This article appeared in the Autumn 1976 (Issue #45) edition of the Kent Archaeological Review.
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Medieval Pottery from Radfield, Sittingbourne.
During a routine survey of the Radfield Romano-British site on 7th December 1975, the attention of Sittingbourne group members was drawn by the farm bailiff, Mr Wilson, to some pieces of pottery. These had been un- earthed during the digging of a trench for a field water-main. Further exam- ination of the spoil-heap revealed a total of eighteen pieces of pottery including a fragment of pricked, brown-glazed handle, a pricked rim (Figure 1) datable to the Fourteenth Century, six pieces of a medieval 'sagged base' sandy textured cooking vessel (probably belonging to the same vessel as the rim), a green- brown glazed pot fragment, a green-glazed fragment, and several pieces of what appeared to be an orange sandy-ware flagon or jug. Fragments of burnt daub and fired flint were associated with the finds, all of which were discover- ed within a radius of 1 metre.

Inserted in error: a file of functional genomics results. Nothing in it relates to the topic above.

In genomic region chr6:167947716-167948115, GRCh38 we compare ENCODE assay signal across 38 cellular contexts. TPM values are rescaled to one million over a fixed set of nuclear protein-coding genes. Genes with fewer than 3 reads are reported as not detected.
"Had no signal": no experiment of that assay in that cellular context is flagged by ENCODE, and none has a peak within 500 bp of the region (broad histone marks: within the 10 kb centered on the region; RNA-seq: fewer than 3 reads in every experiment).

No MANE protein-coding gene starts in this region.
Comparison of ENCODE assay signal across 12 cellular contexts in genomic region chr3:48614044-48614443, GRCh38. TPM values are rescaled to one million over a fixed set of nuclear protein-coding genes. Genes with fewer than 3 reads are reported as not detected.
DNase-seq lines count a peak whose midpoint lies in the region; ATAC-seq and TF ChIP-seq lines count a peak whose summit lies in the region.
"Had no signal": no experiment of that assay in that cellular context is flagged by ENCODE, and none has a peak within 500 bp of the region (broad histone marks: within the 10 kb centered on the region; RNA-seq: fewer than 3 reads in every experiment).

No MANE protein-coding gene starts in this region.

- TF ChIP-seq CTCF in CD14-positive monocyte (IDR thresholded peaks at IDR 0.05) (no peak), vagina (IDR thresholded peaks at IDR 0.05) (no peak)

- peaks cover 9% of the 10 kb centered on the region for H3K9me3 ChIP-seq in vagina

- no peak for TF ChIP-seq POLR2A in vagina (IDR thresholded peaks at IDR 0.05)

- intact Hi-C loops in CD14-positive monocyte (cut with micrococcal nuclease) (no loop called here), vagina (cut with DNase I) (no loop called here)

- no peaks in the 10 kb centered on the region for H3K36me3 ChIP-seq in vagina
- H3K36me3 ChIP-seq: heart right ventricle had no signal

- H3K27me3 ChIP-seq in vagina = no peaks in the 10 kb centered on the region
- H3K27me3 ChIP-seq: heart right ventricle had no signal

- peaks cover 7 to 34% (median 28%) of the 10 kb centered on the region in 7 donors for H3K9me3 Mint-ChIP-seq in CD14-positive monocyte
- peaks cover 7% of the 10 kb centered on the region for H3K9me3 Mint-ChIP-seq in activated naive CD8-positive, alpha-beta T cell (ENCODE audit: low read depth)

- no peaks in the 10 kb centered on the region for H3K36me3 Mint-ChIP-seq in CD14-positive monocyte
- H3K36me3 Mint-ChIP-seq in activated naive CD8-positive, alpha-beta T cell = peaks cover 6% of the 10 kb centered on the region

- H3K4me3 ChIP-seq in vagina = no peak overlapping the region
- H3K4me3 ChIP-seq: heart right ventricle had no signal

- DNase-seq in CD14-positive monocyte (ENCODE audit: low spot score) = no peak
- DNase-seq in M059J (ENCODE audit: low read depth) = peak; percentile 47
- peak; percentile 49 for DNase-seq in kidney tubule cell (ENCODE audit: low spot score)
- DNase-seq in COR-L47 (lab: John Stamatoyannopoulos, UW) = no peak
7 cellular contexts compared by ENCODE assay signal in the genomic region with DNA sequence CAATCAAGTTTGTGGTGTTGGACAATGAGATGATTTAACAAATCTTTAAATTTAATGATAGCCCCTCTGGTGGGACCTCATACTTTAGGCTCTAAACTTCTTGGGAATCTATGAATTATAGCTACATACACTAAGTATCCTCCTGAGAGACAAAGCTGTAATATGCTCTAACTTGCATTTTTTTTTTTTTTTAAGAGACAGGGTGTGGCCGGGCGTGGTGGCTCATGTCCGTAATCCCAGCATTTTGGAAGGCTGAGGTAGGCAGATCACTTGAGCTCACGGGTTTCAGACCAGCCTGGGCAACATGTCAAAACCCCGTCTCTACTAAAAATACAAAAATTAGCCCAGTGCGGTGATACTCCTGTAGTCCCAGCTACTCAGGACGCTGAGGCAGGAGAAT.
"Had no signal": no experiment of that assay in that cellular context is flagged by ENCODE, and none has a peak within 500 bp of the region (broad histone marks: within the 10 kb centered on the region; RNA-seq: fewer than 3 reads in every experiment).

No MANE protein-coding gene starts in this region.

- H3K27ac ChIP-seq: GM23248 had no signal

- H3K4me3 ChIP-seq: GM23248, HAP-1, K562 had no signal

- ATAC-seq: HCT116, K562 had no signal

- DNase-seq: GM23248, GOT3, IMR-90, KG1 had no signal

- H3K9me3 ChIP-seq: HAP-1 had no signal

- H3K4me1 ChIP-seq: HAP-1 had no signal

The location (NGR TQ 9397 6276) was 17.5 metres east of the centre-line of the track which runs north-south past the east wall of Radfield House, and 37 metres south of the line of the southern boundary of Radfield itself.
Stratification of the finds was impossible, but the pottery probably came from a level of subsoil overlying the surface of the brickearth (natural) at a depth of 0.5 metres. The field was under winter cereal and further excavation was therefore precluded.
The help of Mr D B Kelly, BA, AMA, in identifying and dating the pottery is gratefully acknowledged, as is the permission of Mr G Doubleday to visit the site and the enthusiastic interest of Mr Wilson.